Traditional democracy programs focus on community or civil society advocates that define their agenda and ask for changes from government. This model works if government has strong institutions, because civil society can push their agenda alongside political parties, businesses, and moneyed interests. But many transitional countries have weaker government institutions with few resources and less capacity. In these places, a strong advocacy campaign makes for a lopsided effort that usually frustrates both advocates and government leaders.
In weak states, democracy works best when government and advocates communicate, create understanding, build trust and collaborate to make change.
This is not a western view, decision making in jirgas, tribal councils, traditional leader mediation, and government-advocate consensus building is a democratic norm.
Work with Advocates
- Articulate policies, practices or legal changes to government bodies or leaders.
- Increase understanding of government decision making bodies and implementation.
- Understand budget opportunities and constraints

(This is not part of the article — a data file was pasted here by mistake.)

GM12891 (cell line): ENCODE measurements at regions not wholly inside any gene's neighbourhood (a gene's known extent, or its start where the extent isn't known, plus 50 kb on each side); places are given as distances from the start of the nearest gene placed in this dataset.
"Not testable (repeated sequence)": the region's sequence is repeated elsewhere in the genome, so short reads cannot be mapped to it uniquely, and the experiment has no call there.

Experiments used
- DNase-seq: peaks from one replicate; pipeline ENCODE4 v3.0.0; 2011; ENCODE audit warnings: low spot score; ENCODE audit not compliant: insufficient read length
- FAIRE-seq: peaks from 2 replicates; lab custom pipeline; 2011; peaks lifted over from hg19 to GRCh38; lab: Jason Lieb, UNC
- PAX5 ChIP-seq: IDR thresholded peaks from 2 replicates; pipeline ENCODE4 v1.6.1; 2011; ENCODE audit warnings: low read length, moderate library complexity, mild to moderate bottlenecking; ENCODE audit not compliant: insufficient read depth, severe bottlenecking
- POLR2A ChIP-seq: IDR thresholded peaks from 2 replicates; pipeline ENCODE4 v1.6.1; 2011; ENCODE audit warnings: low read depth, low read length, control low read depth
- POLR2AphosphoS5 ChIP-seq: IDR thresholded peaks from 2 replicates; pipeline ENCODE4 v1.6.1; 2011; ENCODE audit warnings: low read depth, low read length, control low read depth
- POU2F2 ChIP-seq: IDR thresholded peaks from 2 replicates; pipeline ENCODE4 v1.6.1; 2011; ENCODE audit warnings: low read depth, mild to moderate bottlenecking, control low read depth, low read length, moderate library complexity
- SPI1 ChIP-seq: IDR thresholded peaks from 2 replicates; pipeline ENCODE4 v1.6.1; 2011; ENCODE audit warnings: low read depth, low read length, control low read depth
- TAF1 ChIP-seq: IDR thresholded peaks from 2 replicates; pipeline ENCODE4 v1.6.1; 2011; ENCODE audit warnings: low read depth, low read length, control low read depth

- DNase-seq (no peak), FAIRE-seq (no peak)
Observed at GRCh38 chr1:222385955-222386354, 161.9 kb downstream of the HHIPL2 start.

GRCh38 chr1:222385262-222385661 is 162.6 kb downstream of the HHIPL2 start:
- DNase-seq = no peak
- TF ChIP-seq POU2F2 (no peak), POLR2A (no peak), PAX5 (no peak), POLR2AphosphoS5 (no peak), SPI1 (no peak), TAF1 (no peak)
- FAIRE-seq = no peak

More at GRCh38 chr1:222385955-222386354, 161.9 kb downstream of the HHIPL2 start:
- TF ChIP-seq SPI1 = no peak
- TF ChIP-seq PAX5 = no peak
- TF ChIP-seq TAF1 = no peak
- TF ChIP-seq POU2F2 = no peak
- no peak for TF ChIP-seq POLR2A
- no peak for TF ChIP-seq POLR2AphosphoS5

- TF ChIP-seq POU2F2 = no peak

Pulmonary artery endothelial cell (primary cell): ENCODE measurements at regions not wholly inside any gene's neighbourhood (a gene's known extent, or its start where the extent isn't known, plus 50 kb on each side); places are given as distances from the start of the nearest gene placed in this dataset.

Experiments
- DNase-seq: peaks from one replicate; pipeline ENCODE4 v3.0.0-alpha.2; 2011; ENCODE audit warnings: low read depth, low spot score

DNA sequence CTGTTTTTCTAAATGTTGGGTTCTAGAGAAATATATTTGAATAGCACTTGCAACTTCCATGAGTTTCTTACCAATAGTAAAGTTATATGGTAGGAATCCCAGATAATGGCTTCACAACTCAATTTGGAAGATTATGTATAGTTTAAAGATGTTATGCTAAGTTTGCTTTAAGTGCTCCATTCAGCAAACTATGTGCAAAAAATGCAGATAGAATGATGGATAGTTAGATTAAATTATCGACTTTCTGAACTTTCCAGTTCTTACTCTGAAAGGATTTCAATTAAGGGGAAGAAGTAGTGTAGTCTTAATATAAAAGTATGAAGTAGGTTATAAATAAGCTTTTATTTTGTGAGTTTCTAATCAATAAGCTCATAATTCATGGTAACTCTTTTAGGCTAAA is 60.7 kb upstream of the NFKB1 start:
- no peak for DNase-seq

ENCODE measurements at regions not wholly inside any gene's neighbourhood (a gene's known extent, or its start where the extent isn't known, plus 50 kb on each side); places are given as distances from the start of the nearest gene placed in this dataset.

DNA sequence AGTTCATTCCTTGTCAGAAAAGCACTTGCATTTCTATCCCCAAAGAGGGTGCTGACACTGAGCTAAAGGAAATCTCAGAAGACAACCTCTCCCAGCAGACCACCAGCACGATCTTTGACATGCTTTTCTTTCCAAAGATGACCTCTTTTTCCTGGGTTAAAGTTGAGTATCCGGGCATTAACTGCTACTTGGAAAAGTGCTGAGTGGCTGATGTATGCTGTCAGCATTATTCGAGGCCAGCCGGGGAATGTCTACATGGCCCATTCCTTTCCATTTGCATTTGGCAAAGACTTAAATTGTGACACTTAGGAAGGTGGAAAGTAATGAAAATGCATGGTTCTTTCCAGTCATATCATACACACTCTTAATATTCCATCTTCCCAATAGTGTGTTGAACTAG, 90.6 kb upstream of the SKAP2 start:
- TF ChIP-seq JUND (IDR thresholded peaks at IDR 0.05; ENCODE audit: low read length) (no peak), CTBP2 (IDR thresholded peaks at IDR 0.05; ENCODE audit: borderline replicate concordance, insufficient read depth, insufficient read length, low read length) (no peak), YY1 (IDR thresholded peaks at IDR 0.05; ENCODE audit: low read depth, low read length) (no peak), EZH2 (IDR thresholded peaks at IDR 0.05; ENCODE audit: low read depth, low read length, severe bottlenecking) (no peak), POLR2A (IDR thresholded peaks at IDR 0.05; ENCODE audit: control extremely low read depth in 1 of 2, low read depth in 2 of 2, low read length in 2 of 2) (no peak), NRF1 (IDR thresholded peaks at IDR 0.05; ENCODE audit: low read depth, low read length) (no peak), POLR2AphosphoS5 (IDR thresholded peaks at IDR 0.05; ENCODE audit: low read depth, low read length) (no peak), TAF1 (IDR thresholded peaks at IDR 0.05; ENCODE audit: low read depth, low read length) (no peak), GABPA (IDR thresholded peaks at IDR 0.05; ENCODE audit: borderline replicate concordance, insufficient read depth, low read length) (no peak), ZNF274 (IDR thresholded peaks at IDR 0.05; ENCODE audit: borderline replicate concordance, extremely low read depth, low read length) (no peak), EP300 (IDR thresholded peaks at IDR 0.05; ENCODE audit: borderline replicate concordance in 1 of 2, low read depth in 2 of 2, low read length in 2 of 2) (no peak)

- Understand the human capacity, financial or administrative challenges to advocate for the improved implementation of services, programs or laws
Work with Government
- Government needs to understand the importance of actively informing citizens, engaging them in dialogue and responding to their needs.
- Create plans, budgets and timelines to provide direction to implementing staff.
- Leverage existing public information opportunities such as directions, explanatory materials and websites, citizen information centers, and social media.
- Increase target communications to key public audiences on information they want to know.
- Evaluate gaps in citizen compliance or behaviors to identify messages and avenues to increase acceptance.